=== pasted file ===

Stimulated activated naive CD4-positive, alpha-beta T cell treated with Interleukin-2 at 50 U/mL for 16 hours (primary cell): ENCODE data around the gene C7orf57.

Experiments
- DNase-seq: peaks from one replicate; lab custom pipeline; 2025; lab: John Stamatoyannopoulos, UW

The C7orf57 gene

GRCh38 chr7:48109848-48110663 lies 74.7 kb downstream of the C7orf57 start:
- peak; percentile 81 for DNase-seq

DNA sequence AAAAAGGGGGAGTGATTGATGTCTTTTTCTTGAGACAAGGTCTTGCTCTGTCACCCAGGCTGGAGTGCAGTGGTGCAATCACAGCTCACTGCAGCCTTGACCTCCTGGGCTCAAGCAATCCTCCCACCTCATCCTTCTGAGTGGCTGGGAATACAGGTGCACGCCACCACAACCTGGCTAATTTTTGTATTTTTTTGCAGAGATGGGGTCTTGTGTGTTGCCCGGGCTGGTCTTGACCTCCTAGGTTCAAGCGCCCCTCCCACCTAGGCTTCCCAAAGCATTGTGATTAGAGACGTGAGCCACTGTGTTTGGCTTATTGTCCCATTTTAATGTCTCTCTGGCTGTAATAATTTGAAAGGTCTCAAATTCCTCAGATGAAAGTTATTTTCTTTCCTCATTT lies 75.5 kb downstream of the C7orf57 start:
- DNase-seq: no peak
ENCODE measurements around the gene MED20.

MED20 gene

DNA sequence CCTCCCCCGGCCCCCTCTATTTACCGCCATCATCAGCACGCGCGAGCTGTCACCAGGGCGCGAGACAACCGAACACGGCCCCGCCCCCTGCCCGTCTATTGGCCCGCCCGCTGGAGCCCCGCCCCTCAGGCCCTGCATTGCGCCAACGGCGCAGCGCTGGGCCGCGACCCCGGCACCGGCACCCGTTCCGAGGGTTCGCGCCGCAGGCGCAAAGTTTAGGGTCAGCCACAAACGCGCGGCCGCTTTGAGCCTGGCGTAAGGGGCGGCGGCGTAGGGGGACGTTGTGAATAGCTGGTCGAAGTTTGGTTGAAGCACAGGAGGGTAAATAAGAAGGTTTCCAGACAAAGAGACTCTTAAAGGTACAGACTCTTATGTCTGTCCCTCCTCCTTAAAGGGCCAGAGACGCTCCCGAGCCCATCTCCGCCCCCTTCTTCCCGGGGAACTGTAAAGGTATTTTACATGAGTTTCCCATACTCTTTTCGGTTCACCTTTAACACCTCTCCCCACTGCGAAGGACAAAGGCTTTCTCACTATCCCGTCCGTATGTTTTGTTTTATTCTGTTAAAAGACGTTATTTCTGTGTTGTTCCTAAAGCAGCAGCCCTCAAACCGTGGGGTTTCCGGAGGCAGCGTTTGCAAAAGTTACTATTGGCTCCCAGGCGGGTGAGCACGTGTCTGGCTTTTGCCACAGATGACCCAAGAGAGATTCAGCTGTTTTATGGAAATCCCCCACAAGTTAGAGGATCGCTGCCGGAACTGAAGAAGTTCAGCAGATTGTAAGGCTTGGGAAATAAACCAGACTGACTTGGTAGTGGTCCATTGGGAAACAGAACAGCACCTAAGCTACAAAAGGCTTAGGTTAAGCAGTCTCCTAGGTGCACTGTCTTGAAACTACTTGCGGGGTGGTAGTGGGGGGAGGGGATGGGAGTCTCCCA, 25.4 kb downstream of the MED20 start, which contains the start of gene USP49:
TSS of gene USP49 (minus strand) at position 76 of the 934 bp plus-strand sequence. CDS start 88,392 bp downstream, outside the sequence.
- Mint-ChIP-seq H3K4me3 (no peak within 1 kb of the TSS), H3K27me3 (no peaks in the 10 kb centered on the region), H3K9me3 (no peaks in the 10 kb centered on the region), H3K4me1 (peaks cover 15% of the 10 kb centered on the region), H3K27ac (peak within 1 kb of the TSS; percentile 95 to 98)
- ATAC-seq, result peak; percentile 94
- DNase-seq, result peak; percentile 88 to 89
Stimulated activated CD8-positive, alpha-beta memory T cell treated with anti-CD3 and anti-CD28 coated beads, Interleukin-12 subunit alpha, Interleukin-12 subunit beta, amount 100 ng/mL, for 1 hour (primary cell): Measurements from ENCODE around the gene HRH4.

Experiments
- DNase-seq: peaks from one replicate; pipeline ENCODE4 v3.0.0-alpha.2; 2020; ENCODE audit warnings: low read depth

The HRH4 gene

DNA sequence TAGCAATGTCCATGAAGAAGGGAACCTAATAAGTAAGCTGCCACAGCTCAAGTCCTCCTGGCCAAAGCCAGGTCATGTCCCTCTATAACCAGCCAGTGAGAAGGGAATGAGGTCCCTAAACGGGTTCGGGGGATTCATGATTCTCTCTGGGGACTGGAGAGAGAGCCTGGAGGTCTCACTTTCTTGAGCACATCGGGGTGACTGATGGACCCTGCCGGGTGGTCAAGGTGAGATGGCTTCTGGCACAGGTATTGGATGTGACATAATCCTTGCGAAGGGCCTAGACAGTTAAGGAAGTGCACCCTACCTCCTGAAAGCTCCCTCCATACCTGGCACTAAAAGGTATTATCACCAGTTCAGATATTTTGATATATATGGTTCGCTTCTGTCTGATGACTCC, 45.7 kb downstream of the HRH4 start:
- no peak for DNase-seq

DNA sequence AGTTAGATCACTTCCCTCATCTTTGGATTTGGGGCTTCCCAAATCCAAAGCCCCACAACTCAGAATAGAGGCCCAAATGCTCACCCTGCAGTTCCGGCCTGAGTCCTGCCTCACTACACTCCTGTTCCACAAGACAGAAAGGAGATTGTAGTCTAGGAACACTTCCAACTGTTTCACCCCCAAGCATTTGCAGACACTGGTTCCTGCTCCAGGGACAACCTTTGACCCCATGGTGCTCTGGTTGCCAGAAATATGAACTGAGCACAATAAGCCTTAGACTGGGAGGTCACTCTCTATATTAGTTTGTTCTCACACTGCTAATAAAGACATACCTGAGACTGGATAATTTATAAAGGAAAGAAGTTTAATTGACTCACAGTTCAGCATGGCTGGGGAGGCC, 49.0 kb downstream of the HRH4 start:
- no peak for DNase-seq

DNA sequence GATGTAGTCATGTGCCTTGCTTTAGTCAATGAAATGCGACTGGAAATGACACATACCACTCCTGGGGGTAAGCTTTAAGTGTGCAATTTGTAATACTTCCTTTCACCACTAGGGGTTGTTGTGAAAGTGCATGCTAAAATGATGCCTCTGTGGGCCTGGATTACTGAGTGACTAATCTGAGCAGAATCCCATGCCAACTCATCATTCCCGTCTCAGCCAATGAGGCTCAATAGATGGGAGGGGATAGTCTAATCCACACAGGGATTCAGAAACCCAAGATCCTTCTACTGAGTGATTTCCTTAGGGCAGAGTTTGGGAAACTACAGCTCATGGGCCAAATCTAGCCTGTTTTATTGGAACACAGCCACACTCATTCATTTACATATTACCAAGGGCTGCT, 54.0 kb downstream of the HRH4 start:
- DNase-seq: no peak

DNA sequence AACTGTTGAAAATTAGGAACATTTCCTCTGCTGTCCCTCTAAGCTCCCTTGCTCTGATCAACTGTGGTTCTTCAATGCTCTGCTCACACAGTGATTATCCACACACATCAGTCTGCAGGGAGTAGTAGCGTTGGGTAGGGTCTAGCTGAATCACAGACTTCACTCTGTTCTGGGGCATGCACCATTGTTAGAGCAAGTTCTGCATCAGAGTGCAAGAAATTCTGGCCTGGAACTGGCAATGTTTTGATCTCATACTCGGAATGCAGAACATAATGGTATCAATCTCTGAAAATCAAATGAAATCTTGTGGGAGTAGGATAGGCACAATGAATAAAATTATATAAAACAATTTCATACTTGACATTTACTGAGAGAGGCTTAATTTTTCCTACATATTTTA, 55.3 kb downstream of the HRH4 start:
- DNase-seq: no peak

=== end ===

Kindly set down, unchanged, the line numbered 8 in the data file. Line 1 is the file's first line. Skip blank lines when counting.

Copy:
- DNase-seq: no peak